Lebanon's progress in implementing reforms required to unlock relief funds from the International Monetary Fund (IMF) remains very slow, the IMF said in a statement on Wednesday.
Lebanon agreed with the IMF on a list of 10 reforms to get access to $3 billion to ease its financial meltdown, which has left eight in 10 people poor and is considered one of the worst globally since the Industrial Revolution.
"Despite the urgency for action to address Lebanon's deep economic and social crisis, progress in implementing the reforms agreed under the April (staff-level agreement) remains very slow," the IMF said at the end of its delegation's visit to Beirut.
It was the IMF's first public assessment of how Lebanon was faring on its reform check-list, which includes laws on capital reforms, banking secrecy and a 2022 budget.
Parliament's general assembly met to discuss the budget last week but the session fell apart due to the lack of a quorum after lawmakers walked out. Discussions will resume on Sept. 26.
It is still debating a capital controls law and an amended banking secrecy law that it passed in July has been sent back to lawmakers to revise.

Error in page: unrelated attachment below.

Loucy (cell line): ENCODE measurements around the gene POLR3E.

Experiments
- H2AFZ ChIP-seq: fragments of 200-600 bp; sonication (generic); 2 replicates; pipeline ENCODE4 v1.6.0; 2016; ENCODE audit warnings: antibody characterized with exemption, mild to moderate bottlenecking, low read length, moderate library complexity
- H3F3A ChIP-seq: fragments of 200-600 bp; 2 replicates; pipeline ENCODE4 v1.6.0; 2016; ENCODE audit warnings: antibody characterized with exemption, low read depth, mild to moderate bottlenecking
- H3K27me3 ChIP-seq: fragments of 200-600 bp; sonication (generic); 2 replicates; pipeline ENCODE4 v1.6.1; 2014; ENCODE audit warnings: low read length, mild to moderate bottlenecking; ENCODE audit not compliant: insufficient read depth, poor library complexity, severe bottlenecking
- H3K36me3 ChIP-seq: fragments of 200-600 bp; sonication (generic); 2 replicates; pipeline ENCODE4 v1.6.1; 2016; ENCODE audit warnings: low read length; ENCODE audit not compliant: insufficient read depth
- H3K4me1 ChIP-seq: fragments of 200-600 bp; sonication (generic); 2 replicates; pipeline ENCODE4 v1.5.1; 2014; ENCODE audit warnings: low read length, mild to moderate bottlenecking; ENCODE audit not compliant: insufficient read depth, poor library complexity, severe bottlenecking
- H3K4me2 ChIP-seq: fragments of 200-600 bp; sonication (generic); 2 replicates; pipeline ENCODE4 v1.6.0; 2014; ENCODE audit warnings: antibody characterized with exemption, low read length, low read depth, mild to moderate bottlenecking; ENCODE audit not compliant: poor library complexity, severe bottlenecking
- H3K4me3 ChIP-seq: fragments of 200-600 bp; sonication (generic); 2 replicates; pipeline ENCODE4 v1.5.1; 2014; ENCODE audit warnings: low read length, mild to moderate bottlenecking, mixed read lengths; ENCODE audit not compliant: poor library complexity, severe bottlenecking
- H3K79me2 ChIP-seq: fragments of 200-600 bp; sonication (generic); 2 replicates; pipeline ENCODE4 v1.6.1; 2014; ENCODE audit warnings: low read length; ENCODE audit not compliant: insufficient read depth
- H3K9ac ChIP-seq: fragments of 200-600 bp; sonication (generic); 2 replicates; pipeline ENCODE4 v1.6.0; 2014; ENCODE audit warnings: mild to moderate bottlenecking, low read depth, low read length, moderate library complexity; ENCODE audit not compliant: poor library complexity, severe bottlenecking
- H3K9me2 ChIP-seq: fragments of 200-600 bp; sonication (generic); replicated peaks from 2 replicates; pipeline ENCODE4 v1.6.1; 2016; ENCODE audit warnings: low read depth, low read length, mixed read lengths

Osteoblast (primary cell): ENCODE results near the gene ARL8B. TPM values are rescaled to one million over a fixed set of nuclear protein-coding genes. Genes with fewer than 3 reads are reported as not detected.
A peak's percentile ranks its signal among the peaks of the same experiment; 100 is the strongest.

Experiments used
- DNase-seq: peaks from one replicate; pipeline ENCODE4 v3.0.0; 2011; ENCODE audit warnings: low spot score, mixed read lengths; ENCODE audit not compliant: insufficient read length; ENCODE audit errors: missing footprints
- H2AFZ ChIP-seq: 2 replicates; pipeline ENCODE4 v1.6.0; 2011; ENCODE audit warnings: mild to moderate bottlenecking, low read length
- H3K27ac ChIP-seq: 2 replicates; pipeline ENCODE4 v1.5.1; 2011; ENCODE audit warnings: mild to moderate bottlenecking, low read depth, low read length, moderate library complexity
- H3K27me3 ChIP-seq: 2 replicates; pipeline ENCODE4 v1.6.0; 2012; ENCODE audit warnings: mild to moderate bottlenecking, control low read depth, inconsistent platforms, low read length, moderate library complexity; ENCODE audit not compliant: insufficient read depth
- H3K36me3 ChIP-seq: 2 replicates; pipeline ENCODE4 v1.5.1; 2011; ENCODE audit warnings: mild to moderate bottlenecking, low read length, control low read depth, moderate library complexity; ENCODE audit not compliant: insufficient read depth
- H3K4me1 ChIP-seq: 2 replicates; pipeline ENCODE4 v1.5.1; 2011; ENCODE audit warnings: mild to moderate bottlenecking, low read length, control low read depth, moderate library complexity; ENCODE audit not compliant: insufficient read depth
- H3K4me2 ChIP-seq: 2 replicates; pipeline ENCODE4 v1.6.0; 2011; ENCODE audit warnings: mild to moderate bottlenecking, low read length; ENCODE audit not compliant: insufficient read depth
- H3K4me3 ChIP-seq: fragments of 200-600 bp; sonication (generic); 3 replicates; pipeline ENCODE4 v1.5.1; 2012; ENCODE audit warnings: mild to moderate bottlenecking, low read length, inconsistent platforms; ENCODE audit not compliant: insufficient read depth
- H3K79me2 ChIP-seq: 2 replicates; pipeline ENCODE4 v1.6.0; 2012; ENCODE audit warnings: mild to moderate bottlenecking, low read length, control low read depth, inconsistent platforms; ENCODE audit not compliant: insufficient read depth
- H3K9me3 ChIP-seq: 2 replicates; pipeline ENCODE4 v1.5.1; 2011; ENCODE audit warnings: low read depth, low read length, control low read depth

The IMF statement also said the country's financial recovery plan should respect the internationally recognised hierarchy of claims, in which the state and depositors receive more protection than the private sector.
The IMF said Lebanon's small depositors must be fully protected and recourse to public resources should be limited.
Lebanon's cabinet passed a financial recovery roadmap in May, but it is facing serious objections from banks and the private sector.
After meeting the IMF delegation on Wednesday, Lebanon's President Michel Aoun said that "domestic actors" had slowed progress towards reform.
(Reporting by Andrea Shalal, Mahmoud Mourad, Aidan Lewis and Maya Gebeily; Editing by Alex Richardson)